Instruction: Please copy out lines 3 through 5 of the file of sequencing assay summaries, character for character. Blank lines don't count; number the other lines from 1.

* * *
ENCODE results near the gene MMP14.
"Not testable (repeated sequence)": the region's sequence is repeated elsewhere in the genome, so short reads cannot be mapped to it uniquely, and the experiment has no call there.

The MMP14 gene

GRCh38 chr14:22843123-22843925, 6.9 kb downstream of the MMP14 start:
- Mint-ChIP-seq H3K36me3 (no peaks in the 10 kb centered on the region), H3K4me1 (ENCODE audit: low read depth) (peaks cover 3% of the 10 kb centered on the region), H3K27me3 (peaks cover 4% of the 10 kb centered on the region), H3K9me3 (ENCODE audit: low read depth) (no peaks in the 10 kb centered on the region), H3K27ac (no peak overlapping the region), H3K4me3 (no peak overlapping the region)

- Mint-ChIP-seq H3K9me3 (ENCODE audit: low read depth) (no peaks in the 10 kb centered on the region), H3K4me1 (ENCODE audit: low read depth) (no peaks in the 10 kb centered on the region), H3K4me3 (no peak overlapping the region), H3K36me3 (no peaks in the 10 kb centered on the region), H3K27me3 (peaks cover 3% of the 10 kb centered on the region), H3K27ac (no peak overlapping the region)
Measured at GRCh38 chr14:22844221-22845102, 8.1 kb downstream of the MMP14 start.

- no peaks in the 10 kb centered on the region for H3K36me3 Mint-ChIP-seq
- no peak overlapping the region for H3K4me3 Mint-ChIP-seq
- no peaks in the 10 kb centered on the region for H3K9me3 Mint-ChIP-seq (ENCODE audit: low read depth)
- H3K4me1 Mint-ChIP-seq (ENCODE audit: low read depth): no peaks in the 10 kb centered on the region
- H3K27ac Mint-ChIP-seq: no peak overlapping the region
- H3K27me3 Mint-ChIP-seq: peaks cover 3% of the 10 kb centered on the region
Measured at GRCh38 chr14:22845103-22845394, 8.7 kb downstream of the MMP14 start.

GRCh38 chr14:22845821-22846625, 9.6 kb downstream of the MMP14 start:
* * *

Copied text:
The MMP14 gene

GRCh38 chr14:22843123-22843925, 6.9 kb downstream of the MMP14 start:
- Mint-ChIP-seq H3K36me3 (no peaks in the 10 kb centered on the region), H3K4me1 (ENCODE audit: low read depth) (peaks cover 3% of the 10 kb centered on the region), H3K27me3 (peaks cover 4% of the 10 kb centered on the region), H3K9me3 (ENCODE audit: low read depth) (no peaks in the 10 kb centered on the region), H3K27ac (no peak overlapping the region), H3K4me3 (no peak overlapping the region)